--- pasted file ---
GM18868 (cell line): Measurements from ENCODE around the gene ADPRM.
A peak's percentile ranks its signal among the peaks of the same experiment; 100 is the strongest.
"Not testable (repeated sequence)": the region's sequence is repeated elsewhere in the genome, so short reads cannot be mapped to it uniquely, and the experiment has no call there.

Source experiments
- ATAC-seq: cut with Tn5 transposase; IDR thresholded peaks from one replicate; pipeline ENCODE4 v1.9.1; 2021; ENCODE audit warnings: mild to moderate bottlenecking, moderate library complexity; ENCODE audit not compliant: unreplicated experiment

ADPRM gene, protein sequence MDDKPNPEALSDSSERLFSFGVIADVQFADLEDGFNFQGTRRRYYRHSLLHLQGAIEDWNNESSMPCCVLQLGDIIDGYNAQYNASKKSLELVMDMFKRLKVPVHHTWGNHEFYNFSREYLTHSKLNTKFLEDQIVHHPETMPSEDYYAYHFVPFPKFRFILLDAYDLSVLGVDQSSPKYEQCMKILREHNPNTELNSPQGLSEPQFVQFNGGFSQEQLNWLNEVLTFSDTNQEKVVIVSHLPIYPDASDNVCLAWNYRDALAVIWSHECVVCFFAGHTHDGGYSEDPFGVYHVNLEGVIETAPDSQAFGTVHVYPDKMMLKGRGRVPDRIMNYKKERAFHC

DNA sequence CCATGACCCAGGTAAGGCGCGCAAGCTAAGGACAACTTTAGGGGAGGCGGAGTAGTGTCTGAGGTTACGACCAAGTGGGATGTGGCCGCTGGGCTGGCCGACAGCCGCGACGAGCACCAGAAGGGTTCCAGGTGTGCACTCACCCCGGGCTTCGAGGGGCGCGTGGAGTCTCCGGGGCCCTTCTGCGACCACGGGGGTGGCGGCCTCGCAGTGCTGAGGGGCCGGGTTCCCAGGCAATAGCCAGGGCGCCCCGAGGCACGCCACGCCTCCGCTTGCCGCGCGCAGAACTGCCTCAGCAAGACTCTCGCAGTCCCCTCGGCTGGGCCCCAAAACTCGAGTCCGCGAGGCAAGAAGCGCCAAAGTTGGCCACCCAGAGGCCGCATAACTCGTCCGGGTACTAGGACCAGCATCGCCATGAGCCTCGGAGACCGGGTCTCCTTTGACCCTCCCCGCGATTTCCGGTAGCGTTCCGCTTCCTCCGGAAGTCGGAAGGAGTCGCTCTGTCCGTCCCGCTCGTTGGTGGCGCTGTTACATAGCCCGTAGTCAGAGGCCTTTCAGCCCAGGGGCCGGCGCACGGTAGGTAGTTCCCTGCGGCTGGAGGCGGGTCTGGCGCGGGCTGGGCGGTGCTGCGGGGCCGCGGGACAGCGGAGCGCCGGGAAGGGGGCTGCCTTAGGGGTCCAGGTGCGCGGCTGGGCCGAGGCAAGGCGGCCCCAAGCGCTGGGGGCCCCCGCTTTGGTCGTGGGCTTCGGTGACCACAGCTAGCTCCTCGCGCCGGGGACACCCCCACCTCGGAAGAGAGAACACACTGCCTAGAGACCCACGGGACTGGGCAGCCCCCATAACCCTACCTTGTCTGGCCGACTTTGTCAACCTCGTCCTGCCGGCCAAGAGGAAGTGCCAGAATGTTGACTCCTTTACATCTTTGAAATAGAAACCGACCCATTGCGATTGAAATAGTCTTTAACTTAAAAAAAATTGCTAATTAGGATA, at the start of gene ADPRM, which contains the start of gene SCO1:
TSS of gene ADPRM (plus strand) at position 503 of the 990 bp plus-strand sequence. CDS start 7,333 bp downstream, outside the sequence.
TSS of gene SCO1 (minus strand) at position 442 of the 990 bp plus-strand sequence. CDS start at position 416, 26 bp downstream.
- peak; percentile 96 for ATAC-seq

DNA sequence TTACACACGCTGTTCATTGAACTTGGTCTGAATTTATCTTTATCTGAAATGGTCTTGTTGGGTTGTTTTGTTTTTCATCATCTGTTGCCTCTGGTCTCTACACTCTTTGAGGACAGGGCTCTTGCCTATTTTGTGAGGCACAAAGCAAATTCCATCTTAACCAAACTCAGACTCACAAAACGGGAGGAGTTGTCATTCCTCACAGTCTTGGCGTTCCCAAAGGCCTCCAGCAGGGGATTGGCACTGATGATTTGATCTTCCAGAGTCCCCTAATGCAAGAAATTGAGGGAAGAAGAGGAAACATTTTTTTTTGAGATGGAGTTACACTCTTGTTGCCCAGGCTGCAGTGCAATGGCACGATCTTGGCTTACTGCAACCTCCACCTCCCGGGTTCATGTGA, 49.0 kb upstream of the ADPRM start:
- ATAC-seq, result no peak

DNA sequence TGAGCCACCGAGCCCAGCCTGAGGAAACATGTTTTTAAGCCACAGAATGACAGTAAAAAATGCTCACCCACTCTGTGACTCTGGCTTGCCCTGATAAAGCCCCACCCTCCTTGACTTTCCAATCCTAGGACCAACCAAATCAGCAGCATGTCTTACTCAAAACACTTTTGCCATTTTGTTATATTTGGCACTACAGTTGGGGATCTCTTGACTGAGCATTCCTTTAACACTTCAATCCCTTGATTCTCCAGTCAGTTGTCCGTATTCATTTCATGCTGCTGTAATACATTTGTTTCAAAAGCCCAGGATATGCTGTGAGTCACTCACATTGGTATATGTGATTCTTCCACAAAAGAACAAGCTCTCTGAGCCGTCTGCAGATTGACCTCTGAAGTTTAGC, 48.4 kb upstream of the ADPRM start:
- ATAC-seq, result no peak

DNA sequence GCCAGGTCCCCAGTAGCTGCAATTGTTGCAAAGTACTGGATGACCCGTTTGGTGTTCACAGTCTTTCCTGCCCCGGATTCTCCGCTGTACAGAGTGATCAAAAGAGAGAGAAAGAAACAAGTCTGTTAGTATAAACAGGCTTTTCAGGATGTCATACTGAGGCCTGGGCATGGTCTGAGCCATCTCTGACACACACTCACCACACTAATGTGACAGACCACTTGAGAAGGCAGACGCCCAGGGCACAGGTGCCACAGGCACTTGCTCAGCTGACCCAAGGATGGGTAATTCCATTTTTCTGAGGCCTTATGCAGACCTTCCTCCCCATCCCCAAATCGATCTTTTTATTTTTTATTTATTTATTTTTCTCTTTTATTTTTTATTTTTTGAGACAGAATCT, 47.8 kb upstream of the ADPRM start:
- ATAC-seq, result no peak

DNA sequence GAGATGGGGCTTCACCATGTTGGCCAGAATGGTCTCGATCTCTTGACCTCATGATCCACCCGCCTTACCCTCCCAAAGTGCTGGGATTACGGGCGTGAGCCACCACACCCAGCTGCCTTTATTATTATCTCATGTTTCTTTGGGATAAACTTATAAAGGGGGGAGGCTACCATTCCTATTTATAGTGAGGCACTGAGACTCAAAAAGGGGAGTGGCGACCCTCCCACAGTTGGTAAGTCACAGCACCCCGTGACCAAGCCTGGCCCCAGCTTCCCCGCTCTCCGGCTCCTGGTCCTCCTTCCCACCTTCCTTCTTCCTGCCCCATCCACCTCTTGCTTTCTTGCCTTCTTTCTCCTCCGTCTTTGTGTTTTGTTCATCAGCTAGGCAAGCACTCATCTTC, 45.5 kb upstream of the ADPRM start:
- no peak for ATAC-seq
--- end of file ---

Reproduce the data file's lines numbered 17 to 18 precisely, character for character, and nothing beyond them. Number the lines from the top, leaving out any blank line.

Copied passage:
DNA sequence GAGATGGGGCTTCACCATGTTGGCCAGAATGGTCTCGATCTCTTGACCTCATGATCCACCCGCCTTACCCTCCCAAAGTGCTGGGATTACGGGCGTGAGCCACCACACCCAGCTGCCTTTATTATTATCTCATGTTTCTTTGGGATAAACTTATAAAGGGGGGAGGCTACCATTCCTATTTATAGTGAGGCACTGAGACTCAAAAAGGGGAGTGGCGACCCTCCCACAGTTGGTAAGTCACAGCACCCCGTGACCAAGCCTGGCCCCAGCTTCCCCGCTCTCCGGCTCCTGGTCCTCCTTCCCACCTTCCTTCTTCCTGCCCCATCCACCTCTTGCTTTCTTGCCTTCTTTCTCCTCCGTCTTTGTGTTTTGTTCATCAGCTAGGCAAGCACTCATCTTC, 45.5 kb upstream of the ADPRM start:
- no peak for ATAC-seq